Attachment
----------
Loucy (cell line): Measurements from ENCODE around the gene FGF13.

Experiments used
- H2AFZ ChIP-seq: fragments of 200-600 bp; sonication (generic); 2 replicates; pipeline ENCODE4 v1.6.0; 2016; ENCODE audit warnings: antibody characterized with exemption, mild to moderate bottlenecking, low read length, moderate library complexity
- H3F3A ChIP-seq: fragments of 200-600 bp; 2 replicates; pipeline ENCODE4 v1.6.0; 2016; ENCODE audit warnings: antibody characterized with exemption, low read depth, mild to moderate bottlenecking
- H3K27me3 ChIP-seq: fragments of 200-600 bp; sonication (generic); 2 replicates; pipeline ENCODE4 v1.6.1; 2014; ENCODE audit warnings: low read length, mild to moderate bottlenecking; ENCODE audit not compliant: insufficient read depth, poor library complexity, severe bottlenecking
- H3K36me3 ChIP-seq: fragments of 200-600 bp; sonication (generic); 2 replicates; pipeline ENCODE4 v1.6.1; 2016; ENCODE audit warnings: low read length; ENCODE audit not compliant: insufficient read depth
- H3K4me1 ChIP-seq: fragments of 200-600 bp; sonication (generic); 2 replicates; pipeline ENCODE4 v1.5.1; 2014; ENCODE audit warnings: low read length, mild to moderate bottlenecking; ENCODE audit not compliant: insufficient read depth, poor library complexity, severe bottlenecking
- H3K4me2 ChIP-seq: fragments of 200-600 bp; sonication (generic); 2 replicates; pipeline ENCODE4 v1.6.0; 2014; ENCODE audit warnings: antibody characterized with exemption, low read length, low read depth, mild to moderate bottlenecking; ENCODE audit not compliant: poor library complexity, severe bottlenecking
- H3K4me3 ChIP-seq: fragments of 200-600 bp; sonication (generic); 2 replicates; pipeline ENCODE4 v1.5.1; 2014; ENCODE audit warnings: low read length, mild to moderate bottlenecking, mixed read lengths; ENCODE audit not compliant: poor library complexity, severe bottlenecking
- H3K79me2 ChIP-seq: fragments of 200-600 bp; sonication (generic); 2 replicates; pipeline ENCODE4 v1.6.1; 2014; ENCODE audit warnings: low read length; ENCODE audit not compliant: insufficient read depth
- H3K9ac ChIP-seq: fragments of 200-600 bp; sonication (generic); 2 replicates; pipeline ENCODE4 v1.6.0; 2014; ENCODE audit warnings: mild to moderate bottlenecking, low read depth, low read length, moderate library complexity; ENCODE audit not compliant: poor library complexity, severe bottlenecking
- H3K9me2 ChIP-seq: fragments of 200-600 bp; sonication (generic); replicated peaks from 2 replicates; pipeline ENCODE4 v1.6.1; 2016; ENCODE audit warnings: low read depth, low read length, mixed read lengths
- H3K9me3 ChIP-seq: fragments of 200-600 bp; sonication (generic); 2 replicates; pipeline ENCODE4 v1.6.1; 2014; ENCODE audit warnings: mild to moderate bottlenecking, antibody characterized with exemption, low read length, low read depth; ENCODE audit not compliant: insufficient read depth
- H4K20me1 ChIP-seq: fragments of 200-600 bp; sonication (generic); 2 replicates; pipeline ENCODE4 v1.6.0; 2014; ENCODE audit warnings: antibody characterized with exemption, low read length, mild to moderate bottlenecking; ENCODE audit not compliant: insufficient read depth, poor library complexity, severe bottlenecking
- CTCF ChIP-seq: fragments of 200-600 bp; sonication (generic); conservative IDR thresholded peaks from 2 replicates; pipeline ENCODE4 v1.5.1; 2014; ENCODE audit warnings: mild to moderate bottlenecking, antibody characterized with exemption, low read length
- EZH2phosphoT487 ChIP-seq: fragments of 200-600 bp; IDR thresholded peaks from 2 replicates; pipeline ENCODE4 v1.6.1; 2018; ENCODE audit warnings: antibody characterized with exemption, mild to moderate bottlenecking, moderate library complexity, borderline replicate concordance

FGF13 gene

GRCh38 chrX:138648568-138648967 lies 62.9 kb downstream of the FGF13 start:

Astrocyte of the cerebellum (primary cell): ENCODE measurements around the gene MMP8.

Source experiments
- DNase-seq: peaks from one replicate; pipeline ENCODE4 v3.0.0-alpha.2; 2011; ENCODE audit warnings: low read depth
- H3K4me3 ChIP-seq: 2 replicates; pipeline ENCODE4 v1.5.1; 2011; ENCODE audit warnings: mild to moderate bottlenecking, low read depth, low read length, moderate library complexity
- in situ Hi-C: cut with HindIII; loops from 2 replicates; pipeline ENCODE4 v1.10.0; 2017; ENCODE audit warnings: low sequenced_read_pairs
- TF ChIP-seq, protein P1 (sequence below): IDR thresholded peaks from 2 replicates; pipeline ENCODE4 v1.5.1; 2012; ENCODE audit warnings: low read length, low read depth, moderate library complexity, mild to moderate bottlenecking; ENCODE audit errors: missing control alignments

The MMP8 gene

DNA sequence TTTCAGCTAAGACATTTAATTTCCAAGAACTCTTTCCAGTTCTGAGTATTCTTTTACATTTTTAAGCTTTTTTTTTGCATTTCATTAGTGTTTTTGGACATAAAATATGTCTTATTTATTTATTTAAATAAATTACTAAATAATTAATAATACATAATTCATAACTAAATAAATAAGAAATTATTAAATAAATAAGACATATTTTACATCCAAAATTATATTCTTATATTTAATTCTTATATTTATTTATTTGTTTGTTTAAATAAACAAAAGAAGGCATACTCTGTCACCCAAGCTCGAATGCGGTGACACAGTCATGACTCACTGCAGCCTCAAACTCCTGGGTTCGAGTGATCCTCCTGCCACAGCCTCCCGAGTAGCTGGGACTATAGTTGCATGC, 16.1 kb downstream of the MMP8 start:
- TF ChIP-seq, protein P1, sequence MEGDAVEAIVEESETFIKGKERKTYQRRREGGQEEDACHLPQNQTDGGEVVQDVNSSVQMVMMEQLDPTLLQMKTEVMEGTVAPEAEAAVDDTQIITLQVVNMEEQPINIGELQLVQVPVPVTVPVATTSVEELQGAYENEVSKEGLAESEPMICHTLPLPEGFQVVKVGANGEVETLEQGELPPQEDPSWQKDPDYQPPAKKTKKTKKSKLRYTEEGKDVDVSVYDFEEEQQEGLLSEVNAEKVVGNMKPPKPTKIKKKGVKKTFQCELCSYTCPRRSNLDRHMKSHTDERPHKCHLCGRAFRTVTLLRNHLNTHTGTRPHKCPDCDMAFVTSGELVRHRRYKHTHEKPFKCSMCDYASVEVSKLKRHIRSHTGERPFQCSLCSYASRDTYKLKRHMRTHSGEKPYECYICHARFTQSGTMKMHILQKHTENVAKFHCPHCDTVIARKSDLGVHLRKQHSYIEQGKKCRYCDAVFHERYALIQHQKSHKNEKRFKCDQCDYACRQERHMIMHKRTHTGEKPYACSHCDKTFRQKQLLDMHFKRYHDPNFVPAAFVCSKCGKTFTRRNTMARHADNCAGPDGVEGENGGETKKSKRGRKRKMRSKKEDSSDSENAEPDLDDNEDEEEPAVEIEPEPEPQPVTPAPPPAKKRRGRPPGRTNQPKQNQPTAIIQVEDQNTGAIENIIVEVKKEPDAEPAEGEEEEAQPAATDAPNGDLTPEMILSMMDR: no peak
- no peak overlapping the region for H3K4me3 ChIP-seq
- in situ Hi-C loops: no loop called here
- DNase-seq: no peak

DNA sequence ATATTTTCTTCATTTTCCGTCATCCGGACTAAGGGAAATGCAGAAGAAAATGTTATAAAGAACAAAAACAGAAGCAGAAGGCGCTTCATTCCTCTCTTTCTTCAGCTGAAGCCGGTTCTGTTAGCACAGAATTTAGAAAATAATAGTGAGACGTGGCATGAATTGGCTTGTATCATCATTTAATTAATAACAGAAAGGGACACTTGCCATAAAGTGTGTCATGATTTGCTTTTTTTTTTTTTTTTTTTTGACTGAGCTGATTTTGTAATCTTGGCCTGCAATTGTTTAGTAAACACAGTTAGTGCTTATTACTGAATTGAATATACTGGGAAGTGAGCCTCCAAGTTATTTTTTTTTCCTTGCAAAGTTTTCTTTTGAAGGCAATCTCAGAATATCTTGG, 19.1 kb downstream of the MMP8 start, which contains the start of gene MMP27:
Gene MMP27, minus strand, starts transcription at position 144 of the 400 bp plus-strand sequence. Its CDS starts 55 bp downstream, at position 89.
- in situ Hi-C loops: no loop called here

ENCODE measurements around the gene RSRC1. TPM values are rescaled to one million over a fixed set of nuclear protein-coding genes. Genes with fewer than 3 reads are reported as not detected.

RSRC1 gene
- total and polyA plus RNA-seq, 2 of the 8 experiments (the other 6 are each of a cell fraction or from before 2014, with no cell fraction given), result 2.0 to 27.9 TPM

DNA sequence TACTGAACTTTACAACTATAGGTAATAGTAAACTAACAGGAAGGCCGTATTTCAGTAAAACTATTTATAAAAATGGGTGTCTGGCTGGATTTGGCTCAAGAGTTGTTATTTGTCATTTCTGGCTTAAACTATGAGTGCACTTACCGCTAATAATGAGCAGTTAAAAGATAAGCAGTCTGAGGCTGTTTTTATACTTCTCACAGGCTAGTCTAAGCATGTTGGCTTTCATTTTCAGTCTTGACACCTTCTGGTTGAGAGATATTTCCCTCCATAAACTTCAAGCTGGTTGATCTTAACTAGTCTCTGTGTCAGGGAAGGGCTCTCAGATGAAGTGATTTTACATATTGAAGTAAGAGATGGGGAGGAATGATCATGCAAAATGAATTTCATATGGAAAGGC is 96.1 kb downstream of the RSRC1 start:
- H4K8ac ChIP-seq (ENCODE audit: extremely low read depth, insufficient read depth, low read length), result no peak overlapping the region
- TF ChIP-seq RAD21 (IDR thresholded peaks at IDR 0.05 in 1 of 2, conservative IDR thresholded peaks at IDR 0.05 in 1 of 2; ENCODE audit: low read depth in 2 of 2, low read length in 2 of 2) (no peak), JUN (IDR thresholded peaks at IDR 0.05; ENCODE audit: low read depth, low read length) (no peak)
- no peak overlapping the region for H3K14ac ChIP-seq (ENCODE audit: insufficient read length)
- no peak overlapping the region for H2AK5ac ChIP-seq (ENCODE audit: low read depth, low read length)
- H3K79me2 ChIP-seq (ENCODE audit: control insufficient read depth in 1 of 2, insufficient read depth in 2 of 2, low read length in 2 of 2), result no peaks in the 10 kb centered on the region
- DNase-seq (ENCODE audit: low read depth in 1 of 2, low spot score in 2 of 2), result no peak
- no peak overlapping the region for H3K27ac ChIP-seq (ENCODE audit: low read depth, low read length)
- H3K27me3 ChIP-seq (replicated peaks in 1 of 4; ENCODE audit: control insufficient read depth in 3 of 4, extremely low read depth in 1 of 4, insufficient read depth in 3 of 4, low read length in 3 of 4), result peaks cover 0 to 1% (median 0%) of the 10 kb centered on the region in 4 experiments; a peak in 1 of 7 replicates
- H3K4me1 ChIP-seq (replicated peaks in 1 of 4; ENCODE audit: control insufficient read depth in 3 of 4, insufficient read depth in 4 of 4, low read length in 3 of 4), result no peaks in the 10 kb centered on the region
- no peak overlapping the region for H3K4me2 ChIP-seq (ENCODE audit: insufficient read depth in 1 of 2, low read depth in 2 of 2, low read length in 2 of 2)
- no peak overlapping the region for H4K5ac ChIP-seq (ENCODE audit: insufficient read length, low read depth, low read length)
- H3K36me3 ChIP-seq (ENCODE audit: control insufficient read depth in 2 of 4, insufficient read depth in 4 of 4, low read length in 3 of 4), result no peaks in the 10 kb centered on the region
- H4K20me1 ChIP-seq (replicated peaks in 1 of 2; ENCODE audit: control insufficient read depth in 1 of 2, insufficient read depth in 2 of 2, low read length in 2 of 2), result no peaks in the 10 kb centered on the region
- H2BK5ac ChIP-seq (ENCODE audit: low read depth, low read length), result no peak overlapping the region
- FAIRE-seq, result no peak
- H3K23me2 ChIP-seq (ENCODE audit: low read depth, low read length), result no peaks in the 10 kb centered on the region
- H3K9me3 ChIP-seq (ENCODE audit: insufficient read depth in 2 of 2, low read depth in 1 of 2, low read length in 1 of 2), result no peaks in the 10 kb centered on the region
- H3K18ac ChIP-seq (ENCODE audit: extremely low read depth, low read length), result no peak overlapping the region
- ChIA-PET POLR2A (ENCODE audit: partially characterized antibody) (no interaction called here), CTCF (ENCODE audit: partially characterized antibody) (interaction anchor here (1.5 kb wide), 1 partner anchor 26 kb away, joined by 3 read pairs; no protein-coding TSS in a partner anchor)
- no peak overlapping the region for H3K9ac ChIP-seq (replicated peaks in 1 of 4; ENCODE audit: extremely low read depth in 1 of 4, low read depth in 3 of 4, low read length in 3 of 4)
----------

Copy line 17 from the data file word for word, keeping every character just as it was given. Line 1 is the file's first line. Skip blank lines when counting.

FGF13 gene